As U.S. regulators race to write rules that will put Wall Street reform legislation into action, some industry groups are trying to apply the brakes, latching onto linguistic loopholes in the law to bolster their case.
The new law, which aims to prevent a repeat of the 2007-2009 financial crisis, requires regulators to potentially write hundreds of rules, many under a tight time-frame.
But in cases where the Dodd-Frank reform law leaves a bit of wiggle room on deadlines for final rules or effective dates, industry groups are urging regulators to take a deep breath and adopt a go-slow approach.
The argument is being made across the financial industry in areas such as derivatives market oversight; plans for liquidating large, failing financial institutions, and a crackdown on debit card fees.
We appreciate that Dodd-Frank imposes short and strict deadlines by which each agency must adopt various rules, says a December 6 letter from 11 industry groups to the Securities and Exchange Commission and the Commodity Futures Trading Commission, which are busy writing rules that will impact how the $600 trillion derivatives market is traded.
We respectfully note that the CFTC and SEC have discretion in determining when new regulatory measures will become applicable, the letter said. The industry groups who penned the letter include the Futures Industry Association and the Investment Company Institute.
In one key passage, the letter notes, Dodd-Frank requires swaps rules to take effect not less than 60 days after they are finalized, a phrase which suggests, according to the letter, that the gap can certainly be more.
The efforts may already be getting traction.
CFTC Chairman Gary Gensler last week delayed issuing a draft rule on commodity position limits designed to curb speculation. The draft rule ran into objections both from commissioners who want the agency to act quicker and those who fear moving too fast will damage the market.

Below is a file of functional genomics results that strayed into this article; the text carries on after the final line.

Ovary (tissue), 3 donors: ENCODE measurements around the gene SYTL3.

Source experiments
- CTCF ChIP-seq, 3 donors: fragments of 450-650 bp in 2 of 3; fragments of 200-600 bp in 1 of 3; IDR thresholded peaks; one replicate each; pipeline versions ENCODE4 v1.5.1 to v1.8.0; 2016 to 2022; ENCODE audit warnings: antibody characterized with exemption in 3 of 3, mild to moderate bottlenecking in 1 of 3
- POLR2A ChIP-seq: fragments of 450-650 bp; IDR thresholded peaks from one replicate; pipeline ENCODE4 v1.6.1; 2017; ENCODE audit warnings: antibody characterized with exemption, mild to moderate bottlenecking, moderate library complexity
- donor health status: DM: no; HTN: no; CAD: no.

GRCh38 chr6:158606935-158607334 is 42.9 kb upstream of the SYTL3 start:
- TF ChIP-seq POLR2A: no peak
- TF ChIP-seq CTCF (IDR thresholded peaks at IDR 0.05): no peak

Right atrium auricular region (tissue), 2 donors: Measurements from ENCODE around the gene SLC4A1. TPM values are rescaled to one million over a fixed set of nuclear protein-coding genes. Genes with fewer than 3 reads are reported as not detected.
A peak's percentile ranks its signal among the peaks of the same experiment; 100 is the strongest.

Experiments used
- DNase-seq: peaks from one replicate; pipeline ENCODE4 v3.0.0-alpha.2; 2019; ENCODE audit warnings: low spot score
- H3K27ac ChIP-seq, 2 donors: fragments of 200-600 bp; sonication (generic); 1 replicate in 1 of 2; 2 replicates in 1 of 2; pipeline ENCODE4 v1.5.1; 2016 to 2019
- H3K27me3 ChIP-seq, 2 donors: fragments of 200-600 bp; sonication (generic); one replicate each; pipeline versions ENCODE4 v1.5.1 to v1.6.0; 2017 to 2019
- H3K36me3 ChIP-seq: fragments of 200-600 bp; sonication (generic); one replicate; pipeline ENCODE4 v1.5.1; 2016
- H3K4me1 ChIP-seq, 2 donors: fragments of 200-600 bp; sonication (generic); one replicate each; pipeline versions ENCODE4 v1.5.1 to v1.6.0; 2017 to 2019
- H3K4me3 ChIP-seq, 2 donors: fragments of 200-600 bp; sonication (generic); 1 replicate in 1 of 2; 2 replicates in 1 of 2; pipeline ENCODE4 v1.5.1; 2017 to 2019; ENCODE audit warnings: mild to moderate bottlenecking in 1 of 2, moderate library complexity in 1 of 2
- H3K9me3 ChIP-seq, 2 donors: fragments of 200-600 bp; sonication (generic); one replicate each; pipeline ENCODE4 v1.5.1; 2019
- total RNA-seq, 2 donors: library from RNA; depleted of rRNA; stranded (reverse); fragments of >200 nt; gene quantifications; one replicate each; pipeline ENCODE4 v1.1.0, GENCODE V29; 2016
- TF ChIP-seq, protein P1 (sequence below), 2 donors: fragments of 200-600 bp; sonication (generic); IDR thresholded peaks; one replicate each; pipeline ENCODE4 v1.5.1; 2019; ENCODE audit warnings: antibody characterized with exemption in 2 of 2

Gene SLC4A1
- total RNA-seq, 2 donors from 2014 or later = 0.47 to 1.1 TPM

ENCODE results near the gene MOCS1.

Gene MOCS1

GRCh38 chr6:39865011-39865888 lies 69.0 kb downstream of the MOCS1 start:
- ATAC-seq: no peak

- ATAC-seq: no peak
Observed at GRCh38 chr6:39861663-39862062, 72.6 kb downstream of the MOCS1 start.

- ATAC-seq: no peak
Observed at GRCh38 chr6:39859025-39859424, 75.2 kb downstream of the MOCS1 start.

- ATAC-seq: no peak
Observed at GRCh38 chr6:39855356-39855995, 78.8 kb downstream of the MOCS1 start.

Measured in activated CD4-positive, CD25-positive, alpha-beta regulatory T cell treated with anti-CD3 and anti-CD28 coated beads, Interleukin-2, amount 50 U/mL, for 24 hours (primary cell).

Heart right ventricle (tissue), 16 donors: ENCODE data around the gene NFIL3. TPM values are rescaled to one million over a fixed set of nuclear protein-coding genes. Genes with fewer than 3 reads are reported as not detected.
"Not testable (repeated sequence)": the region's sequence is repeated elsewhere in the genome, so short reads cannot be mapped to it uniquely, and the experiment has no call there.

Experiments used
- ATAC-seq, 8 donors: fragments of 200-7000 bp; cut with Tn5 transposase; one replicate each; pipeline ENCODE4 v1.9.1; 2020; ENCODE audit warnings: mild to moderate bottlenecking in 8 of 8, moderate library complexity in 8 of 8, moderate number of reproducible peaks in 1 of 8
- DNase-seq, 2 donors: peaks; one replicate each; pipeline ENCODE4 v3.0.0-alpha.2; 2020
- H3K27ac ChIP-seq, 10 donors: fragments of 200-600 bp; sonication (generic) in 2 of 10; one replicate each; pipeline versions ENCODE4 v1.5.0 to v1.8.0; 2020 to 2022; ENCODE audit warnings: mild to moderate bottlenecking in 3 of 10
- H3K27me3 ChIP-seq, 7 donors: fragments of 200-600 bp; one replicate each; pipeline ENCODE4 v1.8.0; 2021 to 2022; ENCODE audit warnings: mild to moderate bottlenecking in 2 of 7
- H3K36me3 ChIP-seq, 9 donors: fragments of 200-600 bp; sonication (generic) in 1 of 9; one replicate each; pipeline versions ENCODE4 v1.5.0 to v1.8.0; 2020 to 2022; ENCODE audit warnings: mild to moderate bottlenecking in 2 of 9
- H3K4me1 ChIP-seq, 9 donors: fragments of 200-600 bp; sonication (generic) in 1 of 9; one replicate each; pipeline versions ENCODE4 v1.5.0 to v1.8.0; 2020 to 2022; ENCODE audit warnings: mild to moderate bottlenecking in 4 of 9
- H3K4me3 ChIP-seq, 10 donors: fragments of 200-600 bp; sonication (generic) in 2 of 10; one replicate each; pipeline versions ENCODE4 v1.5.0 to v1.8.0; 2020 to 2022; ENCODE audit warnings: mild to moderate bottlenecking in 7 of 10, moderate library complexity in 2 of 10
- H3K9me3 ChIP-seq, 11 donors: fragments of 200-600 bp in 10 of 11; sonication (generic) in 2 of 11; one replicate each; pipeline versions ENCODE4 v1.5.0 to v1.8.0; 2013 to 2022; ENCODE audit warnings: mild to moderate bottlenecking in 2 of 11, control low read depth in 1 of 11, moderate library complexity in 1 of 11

But Dale Rosenthal, a professor at the University of Illinois, Chicago who has studied derivatives trading, senses desperation in industry's focus on language.
So they are resisting, but they are running out of tools, which is why they are starting to go to semantics, Rosenthal said. You are literally starting to fight over small words because you are not winning the larger battle.
FDIC, FED ALSO LOBBYING TARGETS
Gensler's ear is not the only one being bent -- the go-slow argument is being made to several agencies.
The American Bankers Association is urging the Federal Deposit Insurance Corp to take its time in crafting rules that will determine how large, failing financial firms seized by the government will be liquidated. The group notes the law does not specify a deadline for these regulations to be in place.
The nation's financial system would be well served if the FDIC used the flexibility granted by Congress to adopt a measured and deliberate approach to the development and implementation of its authority, the group wrote in a November 18 letter to the agency.
Both Bank of America and Visa have urged the Federal Reserve to use as much time as it can to implement a rule slashing debit card fees and forcing more competition among networks used to process transactions.
Some are arguing regulators just aren't ready to move.
The Chamber of Commerce is questioning why the new systemic risk council is busy writing rules on how to determine which non-banks will be subject to increased scrutiny by the Federal Reserve when the panel does not yet have all its members.
The Financial Stability Oversight Council is headed by the Treasury Department and includes other major regulators. The Chamber of Commerce notes, however, that the seat reserved for an insurance expert has not been filled and that the head of the council's research office has not been selected.
The current narrow focus of the Council may skew the discussions and decisions of the Council, potentially harming the economy with unintended consequences, the Chamber of Commerce wrote regulators in a November 5 letter.
Republicans have been highly critical of the new law and their gains in Congress may have emboldening industry to step up their calls for slower -- and lighter-handed -- rulemaking, some suggest.
It's better to get this right than to get it done quickly, John Damgard, president of the Futures Industry Association, told Reuters in an interview. Even people on both sides of the aisle have indicated that some of these deadlines aren't realistic, and the next Congress may very well take a good long look at the implementation issues.
(Reporting by Ann Saphir in Chicago and Dave Clarke in Washington with reporting by Jonathan Spicer in New York, Editing by Tim Dobbyn)